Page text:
Hancock had been under growing pressure since the tabloid Sun newspaper published images showing him and senior aide Gina Coladangelo kissing in an office at the Department of Health. The Sun said the closed circuit television images were taken May 6 — 11 days before lockdown rules were eased to allow hugs and other physical contact with people outside one’s own household.
In a resignation letter to Prime Minister Boris Johnson, Hancock said the government owed it “to people who have sacrificed so much in this pandemic to be honest when we have let them down.”
“And those of us who make these rules have got to stick by them and that’s why I’ve got to resign," he wrote.
Johnson said he was sorry to receive Hancock’s resignation and that he “should leave office very proud of what you have achieved — not just in tackling the pandemic, but even before COVID-19 struck us."
Johnson had earlier expressed confidence in Hancock despite widespread calls to fire him.
Jonathan Ashworth, health spokesman for the opposition Labour Party, said “it is right that Matt Hancock has resigned. But why didn’t Boris Johnson have the guts to sack him and why did he say the matter was closed?”
Some lawmakers from the governing Conservatives had also called on Hancock to quit because he wasn’t practicing what he has been preaching during the pandemic.
“The last thing I would want is for my private life to distract attention from the single-minded focus that is leading us out of this crisis,” Hancock, who is married, said in his letter of resignation.
“I want to reiterate my apology for breaking the guidance, and apologize to my family and loved ones for putting them through this,” he said. “I also need (to) be with my children at this time.”
Hancock, 42, is the latest in a string of British officials to be accused of breaching restrictions they imposed on the rest of the population to curb the spread of the coronavirus.
The government is also facing questions about the circumstances in which Hancock hired Coladangelo, a university friend who was appointed to his department last year. She was initially employed as an unpaid adviser and this year became a non-executive director at the Department of Health, a role that pays about 15,000 pounds ($21,000) a year.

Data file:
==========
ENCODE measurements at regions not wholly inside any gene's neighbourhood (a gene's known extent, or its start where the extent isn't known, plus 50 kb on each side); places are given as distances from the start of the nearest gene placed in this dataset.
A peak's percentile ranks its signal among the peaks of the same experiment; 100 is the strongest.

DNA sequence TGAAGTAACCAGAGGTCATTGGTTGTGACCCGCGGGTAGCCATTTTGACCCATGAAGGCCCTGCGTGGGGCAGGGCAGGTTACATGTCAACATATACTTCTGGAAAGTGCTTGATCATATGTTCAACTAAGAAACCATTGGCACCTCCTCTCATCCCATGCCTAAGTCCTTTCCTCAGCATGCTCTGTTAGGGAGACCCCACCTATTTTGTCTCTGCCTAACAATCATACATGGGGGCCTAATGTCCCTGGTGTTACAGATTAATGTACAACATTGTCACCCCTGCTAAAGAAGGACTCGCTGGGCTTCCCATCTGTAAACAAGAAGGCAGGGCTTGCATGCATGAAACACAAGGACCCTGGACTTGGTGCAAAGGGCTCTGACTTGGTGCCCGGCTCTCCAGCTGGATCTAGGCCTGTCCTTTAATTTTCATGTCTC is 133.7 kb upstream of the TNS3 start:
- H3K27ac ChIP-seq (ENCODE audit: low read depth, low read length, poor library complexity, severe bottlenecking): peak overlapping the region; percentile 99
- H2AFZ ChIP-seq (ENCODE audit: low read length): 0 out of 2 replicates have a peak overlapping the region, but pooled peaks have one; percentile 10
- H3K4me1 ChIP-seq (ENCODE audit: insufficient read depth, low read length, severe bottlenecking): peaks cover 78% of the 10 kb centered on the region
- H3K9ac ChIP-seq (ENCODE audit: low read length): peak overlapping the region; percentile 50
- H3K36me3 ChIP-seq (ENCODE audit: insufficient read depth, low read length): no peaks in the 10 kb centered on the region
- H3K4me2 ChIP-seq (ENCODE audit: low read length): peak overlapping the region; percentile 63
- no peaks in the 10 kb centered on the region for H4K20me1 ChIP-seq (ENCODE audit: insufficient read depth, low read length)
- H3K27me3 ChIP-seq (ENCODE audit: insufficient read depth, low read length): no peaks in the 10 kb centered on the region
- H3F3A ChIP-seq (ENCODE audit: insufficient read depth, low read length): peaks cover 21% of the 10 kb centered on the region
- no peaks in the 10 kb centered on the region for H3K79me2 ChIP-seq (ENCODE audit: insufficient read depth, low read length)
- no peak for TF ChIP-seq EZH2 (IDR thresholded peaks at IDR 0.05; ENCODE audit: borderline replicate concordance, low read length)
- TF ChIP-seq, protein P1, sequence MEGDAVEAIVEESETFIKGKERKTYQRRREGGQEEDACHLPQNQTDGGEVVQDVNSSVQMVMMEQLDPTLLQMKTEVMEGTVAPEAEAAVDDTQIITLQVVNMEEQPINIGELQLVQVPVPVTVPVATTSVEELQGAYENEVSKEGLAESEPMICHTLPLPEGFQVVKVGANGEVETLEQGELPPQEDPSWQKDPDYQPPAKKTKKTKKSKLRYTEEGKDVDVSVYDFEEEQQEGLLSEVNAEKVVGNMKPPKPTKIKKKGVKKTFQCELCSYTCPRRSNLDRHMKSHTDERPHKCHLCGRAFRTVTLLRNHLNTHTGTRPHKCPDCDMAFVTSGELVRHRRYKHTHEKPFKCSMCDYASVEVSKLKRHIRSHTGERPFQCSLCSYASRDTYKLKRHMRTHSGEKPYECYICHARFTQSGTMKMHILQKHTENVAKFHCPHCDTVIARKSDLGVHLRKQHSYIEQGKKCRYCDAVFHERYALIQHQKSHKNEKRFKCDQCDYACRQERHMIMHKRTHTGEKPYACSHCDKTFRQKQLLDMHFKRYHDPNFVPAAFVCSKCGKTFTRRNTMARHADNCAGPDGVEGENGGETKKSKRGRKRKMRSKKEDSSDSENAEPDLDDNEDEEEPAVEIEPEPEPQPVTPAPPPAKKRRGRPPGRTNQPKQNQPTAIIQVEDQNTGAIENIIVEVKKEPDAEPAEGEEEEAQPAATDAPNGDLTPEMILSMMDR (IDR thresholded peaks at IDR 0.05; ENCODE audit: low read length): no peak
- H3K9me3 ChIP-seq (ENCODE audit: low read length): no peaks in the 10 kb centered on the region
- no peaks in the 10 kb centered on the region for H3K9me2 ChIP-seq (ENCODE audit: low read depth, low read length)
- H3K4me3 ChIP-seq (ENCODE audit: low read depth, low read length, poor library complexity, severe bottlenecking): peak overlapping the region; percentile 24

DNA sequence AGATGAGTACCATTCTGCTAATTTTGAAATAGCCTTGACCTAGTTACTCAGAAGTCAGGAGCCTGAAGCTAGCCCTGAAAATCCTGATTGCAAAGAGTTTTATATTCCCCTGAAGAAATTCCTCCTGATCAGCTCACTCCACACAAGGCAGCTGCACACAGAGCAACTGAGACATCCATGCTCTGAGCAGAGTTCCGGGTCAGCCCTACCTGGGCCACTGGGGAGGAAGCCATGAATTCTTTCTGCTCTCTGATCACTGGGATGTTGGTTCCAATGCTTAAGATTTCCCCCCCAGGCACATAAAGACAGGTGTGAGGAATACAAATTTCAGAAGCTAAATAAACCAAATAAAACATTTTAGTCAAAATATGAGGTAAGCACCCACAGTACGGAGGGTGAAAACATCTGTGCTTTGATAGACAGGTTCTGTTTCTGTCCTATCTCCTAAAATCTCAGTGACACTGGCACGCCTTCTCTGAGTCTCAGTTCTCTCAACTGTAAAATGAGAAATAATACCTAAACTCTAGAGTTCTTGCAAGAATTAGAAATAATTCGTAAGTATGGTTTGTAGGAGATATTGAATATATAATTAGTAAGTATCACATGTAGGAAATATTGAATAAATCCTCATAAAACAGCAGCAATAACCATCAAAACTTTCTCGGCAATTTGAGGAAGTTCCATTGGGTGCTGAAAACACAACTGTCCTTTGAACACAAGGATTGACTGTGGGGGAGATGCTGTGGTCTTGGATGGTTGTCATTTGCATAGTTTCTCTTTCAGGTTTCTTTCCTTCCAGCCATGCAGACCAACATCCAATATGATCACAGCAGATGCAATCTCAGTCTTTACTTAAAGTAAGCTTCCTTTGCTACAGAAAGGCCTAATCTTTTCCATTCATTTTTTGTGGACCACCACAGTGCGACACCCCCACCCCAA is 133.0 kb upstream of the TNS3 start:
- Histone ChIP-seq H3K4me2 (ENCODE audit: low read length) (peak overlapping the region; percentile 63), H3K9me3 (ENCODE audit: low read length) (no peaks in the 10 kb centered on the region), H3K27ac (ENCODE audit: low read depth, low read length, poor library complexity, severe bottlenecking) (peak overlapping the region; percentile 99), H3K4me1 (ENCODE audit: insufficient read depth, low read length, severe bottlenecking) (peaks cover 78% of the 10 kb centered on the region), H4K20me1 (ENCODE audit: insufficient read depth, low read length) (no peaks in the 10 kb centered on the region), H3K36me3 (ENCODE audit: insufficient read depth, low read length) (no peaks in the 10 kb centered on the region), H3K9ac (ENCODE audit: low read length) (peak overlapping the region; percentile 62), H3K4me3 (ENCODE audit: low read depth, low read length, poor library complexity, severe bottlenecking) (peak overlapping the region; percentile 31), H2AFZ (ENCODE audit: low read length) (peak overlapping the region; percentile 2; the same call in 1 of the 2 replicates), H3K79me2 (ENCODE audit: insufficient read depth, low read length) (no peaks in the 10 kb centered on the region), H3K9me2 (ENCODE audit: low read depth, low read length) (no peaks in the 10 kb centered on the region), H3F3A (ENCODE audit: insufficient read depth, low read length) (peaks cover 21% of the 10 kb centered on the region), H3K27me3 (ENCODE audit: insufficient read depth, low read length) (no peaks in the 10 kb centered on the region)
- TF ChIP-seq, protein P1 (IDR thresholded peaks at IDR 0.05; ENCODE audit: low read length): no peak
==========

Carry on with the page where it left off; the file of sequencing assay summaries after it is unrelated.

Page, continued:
Johnson’s Conservative government has been branded a “chumocracy” by critics for hiring special advisers and contractors from outside the civil service without long-customary levels of scrutiny.
Hancock’s department has been accused of waiving procurement rules to award lucrative contracts for protective equipment and other medical essentials, often to personal contacts. Hancock has said he was driven by the need to secure essential supplies quickly at the height of the outbreak.
Hancock has faced weeks of pressure since the prime minister’s former top aide, Dominic Cummings, accused him of botching the government’s response to the pandemic. Cummings, now a bitter critic of the government he once served, told lawmakers last month that Hancock “should have been fired” for alleged lies and errors. He also published a WhatsApp message in which Johnson branded Hancock “totally (expletive) hopeless.”
Cummings himself was accused of breaking the rules and undermining the government’s “stay home” message when he drove 250 miles (400 kilometers) across England to his parents’ home during the spring 2020 lockdown. Johnson resisted pressure to fire him, but Cummings left his job in November amid a power struggle in the prime minister’s office.